|Date||2 June 1962|
|Venue||Estadio Nacional, Santiago de Chile|
|Referee||Ken Aston (England)|
The Battle of Santiago (Italian: Battaglia di Santiago, Spanish: Batalla de Santiago) was a football match during the 1962 FIFA World Cup, played between host Chile and Italy on 2 June 1962 in Santiago. It gained its nickname from the level of violence seen in the game, in which two players were sent off, numerous punches were thrown and police intervention was required four times. The referee was Ken Aston, who later went on to invent yellow and red cards.
In this Group B clash, already heightened tensions between the two football teams were exacerbated by the description of Santiago in crude terms by two Italian journalists, Antonio Ghirelli and Corrado Pizzinelli; they had written that Santiago was a backwater dump where "the phones don't work, taxis are as rare as faithful husbands, a cable to Europe costs an arm and a leg and a letter takes five days to turn up", and its population as prone to "malnutrition, illiteracy, alcoholism and poverty. Chile is a small, proud and poor country: it has agreed to organise this World Cup in the same way as Mussolini agreed to send our air force to bomb London (they didn't arrive). The capital city has 700 hotel beds. Entire neighbourhoods are given over to open prostitution. This country and its people are proudly miserable and backwards." Chilean newspapers fired back, describing Italians in general as fascists, mafiosos, oversexed, and, because some of Inter Milan's players had recently been involved in a doping scandal, drug addicts. The journalists involved were forced to flee the country, while an Argentinian scribe mistaken for an Italian in a Santiago bar was beaten up and hospitalised.
Chile's organisation of and preparation for the tournament had been severely disrupted by the 1960 Valdivia earthquake, the strongest earthquake ever recorded in human history. Articles in the Italian papers La Nazione and Corriere della Sera were saying that allowing Chile to host the World Cup was "pure madness"; this was used and magnified by local newspapers to inflame the Chilean population. The British newspaper the Daily Express wrote "The tournament shows every sign of developing into a violent bloodbath. Reports read like battlefront despatches. Italy vs Germany was described as 'wrestling and warfare.'"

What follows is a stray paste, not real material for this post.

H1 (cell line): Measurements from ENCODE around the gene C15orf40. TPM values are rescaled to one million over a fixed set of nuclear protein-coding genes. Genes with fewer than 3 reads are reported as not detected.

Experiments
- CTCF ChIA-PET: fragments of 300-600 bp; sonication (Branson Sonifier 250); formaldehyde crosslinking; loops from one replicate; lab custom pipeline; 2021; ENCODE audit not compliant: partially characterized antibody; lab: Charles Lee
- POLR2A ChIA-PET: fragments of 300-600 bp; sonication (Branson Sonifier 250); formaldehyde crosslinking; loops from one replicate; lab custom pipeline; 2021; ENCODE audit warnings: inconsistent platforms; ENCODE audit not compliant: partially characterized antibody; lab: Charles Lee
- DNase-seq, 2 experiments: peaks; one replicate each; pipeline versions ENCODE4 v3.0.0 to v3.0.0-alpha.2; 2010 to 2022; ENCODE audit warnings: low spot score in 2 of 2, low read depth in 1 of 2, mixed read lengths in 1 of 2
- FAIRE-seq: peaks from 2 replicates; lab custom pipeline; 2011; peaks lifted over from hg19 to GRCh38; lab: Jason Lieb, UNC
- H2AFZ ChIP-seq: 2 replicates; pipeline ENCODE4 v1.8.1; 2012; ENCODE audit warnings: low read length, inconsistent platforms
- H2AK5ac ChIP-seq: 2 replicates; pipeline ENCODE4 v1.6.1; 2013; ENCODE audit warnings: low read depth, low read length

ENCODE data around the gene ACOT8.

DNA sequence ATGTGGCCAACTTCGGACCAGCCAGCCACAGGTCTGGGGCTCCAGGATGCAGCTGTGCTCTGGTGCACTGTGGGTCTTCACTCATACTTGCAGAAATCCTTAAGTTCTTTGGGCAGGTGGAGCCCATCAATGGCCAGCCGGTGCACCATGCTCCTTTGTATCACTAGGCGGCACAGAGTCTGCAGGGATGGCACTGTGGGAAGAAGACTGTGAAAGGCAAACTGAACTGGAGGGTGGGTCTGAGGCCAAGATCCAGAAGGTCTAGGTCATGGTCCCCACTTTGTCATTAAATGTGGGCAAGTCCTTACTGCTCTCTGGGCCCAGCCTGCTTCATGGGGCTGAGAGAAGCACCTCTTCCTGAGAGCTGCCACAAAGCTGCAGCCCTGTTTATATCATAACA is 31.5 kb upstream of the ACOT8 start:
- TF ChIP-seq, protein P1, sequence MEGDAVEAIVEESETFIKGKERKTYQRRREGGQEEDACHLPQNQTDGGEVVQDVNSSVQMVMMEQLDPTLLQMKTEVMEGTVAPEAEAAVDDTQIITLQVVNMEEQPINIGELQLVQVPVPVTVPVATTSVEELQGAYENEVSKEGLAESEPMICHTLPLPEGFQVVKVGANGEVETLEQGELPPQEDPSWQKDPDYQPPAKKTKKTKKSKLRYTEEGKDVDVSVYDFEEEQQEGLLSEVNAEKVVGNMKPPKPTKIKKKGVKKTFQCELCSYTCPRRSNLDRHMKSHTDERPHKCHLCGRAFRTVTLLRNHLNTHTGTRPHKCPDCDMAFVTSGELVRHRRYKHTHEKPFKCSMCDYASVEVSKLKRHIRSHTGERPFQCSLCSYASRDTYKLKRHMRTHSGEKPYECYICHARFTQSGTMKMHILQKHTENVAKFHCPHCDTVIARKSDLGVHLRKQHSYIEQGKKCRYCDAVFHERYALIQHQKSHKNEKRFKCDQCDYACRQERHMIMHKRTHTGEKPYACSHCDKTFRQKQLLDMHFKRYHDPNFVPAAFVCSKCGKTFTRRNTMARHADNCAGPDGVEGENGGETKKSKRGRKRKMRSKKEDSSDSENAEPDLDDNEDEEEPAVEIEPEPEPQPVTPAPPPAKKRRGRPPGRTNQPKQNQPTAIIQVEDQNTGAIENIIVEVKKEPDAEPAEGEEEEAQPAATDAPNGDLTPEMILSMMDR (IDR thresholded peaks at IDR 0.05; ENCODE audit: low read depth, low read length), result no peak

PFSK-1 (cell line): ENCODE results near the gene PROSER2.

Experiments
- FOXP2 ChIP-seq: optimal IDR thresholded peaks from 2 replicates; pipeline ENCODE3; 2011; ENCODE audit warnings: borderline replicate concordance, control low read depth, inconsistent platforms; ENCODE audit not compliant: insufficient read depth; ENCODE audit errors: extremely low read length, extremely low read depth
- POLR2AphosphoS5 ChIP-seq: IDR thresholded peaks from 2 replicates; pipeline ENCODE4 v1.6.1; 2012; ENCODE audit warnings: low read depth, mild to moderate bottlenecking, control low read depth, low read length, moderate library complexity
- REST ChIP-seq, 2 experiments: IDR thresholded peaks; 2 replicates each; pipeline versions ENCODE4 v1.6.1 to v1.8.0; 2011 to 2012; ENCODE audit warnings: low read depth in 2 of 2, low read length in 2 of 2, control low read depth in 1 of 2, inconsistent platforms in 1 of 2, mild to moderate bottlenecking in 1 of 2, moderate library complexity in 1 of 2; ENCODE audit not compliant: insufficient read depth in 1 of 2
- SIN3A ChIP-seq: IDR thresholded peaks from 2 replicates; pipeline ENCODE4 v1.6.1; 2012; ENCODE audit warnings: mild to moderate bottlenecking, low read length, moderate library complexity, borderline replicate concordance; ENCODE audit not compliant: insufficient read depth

The first foul occurred within 12 seconds of kick-off. Italy's Giorgio Ferrini was sent off in the eighth minute after a foul on Honorino Landa, but refused to leave the pitch and had to be dragged off by policemen. English referee Ken Aston did nothing after a left-hook punch by Chilean outside-left Leonel Sánchez to Italian right-back Mario David, which had come in retaliation for being fouled seconds earlier. When David attempted to kick Sánchez in the head a few minutes later, he was sent off. In the violence that continued, Sánchez broke Humberto Maschio's nose with a left hook, but Aston again did not send him off. The two teams engaged in scuffles and spitting, and police had to intervene three more times.
In his work The Complete Book of the World Cup (Harper Sport), Cris Freddi described the match as "…a horror show, the last of the three great World Cup slugfests." On the same day, Yugoslavia beat Uruguay 3–1 with both teams having a player sent off – Vladimir Popović and Ángel Rubén Cabrera – and Freddi wrote of their opening match against Switzerland: "Chile responded [to conceding an early goal] with some grim tackling, a feature of this World Cup. Aston booked Eschmann then Rojas but should have sent both off when they came to blows a few minutes later."
When highlights from the match were shown on British television a couple of days later (not the same night, because film of matches had to be flown back to the UK), the match was introduced by BBC sports commentator David Coleman as "the most stupid, appalling, disgusting and disgraceful exhibition of football, possibly in the history of the game." Stones were thrown at some Italian players at their training camp.
Coleman also observed that it was the first meeting between the sides and "we hope it will be the last." However, the sides were drawn together at the 1966 World Cup and met at Sunderland's Roker Park ground with Italy winning 2–0. The rematch also featured unsportsmanlike play but to a lesser degree.
- Battle of Berne
- Battle of Bordeaux
- Battle of Nuremberg
- Football War
- Chile at the FIFA World Cup
- Italy at the FIFA World Cup
- Murray, Scott (6 November 2003). "Battle of Santiago". The Guardian. London. Retrieved 26 June 2006.
- "Ken Aston – the inventor of yellow and red cards". FIFA.com. 15 January 2002. Archived from the original on 6 June 2008. Retrieved 21 October 2017.
- McColl, Graham (10 June 2010). How to Win the World Cup. Random House. p. 115. ISBN 978-1-4070-5732-3. Retrieved 21 October 2017 – via Google Books.
- Pendleton, Ken (16 March 2007). "The Battle of Santiago". US Soccer Players. Retrieved 21 October 2017.
- Burnton, Simon. "World Cup stunning moments: The Battle of Santiago," The Guardian, Thursday 22 March 2018. Retrieved January 22, 2022.
- Azzurri Almanac: Battle Scars
- Italy v Chile World Cup 1962 The Battle of Santiago – YouTube (via broodje80). Retrieved January 22, 2022.
- Gillan, Tony. "When the World Cup came to Roker Park and it ended in disaster for Italy," Sunderland Echo, Sunday 11 July 2021. Retrieved January 22, 2022.
- Video of the match in full length
- "La battaglia di Santiago". ultimathule.it (in Italian). Archived from the original on 9 October 2007.
- "Chile vs Italia, Todavía no Existía el Premio Fair Play". todoslosmundiales.com.ar (in Spanish). Archived from the original on 25 April 2007.
- Murray, Scott (18 April 2020). "Chile v Italy 1962 World Cup Live". The Guardian.